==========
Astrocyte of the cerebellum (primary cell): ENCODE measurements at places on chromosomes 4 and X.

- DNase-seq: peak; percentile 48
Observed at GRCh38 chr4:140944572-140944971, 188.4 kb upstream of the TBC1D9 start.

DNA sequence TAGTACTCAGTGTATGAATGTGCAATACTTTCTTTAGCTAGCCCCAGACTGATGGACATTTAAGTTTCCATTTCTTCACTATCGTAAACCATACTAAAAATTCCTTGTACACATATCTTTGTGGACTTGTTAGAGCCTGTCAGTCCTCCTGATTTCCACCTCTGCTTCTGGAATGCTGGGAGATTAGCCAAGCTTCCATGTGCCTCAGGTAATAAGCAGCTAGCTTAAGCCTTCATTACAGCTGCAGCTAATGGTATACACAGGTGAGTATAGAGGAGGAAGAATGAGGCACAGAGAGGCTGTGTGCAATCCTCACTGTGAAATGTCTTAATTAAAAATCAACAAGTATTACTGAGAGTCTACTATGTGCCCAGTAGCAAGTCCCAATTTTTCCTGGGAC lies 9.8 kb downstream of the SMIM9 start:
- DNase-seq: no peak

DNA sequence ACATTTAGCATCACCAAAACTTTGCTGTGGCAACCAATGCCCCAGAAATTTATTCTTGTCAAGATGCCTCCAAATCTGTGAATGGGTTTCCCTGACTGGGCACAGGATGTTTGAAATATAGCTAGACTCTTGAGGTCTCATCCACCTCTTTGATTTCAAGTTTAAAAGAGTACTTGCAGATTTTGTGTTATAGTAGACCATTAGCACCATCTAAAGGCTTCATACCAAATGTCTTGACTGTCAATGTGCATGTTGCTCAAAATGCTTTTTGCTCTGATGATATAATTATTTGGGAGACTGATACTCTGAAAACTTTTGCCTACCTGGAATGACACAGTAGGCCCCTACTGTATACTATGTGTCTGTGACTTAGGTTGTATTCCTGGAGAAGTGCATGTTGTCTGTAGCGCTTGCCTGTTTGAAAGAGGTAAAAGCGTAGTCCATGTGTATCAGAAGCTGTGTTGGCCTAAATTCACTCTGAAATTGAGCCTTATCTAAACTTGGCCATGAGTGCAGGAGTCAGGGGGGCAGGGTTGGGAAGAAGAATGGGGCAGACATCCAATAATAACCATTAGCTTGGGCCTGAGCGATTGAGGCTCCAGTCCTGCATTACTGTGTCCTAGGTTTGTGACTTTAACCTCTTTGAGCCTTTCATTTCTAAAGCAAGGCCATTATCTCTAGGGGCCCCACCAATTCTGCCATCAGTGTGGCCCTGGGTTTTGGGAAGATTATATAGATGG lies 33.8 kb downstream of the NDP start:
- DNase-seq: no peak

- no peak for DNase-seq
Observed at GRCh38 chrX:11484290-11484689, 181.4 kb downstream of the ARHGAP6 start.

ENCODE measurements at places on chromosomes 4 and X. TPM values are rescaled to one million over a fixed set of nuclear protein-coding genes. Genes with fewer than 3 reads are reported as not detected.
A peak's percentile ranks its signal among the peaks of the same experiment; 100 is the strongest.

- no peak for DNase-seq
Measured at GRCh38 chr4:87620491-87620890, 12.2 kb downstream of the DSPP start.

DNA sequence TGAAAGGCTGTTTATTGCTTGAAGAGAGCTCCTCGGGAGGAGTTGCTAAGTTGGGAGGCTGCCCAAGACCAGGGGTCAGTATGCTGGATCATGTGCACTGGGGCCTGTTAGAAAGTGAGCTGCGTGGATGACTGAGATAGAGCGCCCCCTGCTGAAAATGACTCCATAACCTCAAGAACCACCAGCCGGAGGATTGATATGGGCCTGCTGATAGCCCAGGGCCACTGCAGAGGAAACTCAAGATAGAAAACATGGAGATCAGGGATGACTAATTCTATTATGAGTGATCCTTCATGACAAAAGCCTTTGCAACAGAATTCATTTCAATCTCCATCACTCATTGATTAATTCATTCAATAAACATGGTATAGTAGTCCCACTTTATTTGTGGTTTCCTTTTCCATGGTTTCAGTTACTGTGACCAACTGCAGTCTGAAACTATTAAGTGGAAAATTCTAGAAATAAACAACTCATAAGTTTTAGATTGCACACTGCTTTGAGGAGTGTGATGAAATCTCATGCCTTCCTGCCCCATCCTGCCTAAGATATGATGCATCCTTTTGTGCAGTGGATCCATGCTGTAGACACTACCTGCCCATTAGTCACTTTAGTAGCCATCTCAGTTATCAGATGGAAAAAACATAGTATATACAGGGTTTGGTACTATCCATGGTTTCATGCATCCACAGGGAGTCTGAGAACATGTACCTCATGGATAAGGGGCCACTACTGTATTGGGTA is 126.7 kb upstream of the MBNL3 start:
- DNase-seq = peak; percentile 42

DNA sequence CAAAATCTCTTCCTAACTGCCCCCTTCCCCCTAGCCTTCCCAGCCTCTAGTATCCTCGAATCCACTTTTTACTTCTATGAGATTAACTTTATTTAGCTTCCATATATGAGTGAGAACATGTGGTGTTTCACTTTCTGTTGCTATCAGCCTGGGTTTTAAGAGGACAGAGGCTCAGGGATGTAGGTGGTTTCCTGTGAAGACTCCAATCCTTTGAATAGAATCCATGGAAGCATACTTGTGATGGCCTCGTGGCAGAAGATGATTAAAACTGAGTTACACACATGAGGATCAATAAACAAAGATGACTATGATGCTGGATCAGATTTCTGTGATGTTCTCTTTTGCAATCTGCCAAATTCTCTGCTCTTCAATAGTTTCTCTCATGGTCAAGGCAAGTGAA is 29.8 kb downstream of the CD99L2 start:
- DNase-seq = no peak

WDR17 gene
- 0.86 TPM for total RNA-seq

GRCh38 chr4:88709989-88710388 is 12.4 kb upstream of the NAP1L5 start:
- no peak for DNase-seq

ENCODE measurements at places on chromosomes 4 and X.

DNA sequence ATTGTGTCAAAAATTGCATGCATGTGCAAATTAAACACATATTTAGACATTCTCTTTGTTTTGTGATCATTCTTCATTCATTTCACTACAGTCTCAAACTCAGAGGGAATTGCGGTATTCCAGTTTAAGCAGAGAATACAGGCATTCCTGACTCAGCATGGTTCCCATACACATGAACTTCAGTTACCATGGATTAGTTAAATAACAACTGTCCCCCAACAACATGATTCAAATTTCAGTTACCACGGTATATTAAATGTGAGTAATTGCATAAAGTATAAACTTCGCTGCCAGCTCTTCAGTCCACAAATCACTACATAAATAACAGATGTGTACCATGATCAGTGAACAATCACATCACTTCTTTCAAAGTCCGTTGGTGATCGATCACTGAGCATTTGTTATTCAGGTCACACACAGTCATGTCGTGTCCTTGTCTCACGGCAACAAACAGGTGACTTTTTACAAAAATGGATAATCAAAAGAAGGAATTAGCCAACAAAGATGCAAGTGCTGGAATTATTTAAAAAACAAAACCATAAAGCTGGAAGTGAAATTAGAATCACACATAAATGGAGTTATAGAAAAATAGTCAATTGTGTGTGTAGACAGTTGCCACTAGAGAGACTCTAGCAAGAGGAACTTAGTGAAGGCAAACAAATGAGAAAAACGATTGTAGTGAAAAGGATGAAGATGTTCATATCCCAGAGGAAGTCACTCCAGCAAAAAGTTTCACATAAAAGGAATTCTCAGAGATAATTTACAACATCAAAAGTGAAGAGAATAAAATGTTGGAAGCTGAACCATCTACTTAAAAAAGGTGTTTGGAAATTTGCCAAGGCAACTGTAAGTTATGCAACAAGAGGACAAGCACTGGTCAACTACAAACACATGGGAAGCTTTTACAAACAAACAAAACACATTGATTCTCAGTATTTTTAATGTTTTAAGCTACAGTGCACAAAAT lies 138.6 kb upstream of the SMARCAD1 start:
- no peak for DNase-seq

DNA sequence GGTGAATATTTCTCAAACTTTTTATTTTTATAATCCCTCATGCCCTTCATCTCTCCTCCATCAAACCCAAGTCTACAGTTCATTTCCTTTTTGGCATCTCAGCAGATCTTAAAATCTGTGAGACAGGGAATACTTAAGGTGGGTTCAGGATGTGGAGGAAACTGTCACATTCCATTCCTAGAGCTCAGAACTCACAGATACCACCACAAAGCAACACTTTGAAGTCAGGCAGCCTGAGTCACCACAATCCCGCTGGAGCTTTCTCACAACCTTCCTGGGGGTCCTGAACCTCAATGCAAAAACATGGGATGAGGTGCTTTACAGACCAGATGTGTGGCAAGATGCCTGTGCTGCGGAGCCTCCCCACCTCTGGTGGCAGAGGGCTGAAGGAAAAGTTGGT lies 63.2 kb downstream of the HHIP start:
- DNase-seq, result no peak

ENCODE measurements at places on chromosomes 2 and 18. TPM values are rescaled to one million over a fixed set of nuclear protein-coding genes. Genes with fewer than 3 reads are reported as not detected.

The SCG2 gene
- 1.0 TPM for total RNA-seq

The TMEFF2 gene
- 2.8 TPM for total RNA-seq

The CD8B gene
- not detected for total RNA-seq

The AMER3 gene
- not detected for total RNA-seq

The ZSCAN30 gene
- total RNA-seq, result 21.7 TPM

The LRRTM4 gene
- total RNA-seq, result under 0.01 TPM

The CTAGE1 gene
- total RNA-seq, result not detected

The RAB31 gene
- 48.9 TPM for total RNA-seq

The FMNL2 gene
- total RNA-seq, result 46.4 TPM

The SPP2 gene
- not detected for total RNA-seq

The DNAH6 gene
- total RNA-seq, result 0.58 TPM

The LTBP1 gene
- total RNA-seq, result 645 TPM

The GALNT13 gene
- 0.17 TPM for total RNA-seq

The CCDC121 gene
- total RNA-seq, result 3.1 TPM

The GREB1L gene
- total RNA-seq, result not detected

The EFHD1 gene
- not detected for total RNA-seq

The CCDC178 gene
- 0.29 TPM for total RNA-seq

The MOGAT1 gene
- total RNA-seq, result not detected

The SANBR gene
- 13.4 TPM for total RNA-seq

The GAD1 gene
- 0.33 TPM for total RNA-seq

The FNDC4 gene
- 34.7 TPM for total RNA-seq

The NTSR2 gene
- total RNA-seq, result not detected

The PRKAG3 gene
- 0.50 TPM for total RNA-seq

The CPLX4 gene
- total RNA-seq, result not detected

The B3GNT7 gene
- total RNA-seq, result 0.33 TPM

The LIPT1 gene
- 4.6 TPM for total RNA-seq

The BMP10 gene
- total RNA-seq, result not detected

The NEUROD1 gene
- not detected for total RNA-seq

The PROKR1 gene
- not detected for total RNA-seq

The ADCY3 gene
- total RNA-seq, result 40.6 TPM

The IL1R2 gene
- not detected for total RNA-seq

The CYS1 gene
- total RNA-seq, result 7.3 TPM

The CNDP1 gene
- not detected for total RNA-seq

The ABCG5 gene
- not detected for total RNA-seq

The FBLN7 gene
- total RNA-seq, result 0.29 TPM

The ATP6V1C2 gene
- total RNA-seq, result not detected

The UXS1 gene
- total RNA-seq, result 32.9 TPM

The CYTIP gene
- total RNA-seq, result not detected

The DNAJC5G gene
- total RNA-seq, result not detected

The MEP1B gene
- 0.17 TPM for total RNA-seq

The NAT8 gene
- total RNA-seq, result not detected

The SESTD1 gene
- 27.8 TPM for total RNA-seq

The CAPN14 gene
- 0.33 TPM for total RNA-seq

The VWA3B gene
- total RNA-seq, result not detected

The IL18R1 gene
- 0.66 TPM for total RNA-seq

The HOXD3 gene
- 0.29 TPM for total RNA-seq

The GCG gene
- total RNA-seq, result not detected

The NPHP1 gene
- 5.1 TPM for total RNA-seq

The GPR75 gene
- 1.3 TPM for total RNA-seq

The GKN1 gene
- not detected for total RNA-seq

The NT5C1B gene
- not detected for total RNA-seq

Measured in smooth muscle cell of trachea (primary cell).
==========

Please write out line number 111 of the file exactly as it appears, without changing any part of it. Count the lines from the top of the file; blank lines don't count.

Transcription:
- 27.8 TPM for total RNA-seq